Hospice prepares for increase in demand as donations drop due to Covid

  • Video report by ITV News Meridian's Will Walters


Karen Court's husband Ian died from cancer in Rowans Hospice in May 2020.

She says: "We'd been married 34 years. He supported Chelsea football club. He liked fishing. He was a brilliant cook. Everybody here liked him. And I miss him".

Karen and Ian didn't have any children. And if it wasn't for Rowans' online support groups, she'd have been left on her own. 

Karen's husband Ian passed away in Rowans Hospice in May 2020. Credit: ITV News Meridian

Whilst the hospice is providing end of life care, their Wellbeing Centre is supporting to the loved ones who get left behind. Like most, Rowans have adapted to a digital way of working during lockdown.

Karen says: "We had a bereavement group and there was three men, myself and another lady. And with all men's mental health and that sort of thing, those three men talk. So that's really good".


  • Karen describes her husband Ian


Caring for Ian were the staff nurses, like Rachael Burrell. Her work took a more personal turn at the start of lockdown when her uncle Alan was admitted to the hospice. 

She says: "I was there to answer any questions he had about dying, any fears he had. And also being able to support my family".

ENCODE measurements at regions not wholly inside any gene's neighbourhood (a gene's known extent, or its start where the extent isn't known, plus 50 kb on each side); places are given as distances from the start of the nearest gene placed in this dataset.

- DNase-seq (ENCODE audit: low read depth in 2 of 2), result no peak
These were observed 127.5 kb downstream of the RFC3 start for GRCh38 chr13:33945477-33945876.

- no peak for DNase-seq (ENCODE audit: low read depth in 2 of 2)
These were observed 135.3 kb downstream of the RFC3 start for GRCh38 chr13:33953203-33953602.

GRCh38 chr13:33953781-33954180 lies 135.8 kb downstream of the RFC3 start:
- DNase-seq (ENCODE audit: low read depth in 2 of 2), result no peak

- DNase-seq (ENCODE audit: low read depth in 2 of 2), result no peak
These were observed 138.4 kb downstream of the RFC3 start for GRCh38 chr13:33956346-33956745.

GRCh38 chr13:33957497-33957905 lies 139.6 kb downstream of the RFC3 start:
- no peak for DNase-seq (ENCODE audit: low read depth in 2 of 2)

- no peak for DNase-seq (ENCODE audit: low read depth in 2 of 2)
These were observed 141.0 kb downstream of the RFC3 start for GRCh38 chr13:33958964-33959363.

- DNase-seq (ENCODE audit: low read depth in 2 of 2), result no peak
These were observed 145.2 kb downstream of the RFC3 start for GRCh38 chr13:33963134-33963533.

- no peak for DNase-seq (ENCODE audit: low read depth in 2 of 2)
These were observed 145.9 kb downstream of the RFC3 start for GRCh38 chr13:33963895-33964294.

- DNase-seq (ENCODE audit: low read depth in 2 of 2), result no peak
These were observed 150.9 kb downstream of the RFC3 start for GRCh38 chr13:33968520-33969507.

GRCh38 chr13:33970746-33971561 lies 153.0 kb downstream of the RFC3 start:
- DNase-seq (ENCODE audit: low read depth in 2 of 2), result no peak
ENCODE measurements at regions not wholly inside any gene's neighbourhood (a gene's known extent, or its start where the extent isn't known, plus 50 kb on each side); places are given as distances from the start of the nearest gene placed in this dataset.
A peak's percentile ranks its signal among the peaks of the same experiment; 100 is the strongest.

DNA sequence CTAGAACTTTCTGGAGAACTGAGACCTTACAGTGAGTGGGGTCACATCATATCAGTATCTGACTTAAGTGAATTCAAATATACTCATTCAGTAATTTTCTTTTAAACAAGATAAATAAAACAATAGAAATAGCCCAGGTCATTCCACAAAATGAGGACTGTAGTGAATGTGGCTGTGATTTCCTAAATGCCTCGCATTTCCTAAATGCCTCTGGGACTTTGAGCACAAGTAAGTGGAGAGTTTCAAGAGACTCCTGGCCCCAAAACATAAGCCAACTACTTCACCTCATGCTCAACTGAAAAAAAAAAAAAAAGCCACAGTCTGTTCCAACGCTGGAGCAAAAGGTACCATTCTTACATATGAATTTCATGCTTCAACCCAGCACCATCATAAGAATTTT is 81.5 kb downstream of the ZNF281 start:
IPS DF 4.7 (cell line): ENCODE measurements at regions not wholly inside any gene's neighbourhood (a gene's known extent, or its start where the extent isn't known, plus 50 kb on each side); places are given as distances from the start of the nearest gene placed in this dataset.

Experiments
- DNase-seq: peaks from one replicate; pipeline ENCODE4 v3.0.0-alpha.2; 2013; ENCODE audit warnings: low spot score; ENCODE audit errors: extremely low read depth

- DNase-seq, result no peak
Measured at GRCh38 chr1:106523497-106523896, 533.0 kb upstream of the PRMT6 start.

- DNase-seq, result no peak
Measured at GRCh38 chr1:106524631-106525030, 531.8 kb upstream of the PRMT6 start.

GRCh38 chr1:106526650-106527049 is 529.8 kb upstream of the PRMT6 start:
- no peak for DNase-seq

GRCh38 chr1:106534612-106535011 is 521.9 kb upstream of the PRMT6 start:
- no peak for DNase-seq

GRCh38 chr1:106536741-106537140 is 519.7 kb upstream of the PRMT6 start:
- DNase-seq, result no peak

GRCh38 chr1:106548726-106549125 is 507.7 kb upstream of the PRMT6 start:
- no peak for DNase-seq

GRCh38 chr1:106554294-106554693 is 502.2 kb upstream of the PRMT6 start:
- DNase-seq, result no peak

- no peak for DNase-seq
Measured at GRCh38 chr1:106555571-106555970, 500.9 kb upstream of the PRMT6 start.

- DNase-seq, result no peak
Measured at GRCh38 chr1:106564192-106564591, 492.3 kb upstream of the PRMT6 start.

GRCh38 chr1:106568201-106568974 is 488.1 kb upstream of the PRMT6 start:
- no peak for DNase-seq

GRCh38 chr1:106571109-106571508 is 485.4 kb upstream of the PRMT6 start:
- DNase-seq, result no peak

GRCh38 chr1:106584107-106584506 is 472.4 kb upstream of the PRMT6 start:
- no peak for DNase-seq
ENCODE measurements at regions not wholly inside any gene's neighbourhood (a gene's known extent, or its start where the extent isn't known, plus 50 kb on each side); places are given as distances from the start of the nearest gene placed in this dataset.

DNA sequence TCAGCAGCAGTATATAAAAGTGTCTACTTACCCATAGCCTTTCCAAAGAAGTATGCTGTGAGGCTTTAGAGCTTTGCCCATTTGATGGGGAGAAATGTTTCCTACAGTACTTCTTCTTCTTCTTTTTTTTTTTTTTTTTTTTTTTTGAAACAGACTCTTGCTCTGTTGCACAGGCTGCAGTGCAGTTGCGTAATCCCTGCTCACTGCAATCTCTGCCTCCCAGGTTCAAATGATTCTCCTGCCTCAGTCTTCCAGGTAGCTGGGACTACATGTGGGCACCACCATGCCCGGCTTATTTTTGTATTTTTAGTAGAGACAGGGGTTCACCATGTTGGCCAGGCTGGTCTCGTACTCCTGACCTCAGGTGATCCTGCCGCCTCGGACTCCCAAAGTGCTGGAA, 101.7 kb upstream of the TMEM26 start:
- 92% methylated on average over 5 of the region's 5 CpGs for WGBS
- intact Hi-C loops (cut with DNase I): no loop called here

Rachel Burrell hangs a message for her uncle on a tree of remembrance within the hospice. Credit: ITV News Meridian

Covid illness and a lack of funding has meant that, at times, the team have been largely understaffed during the pandemic. But their morale has pulled them through. 

Ruth White, the Chief Executive of Rowans Hospice says: "When we went into lockdown just over a year ago, we had to close our whole estate of twenty two shops".


  • Ruth White, Chief Executive of Rowans Hospice


Against the odds, Rowans are expanding the hospice with three new rooms. Donations from the public are now essential to help them cope with increasing demand. 

Mac Mumby, a healthcare support worker at Rowans Wellbeing Centre, says: "We've seen an increase in patients. That means we see an increase in carers and an increase in the bereaved".

"Our job has become very much more intense".

Despite the challenges of the last year Rowans have managed to expand their hospice with three new rooms. Credit: ITV News Meridian

For people like Karen, Rowans services are vital. And even now, she's comforted knowing that Ian wasn't in any pain.

She says: "That was good because if there was one thing he didn't like, it was pain. He used to say he's only allergic to two things: pain and Arsenal supporters".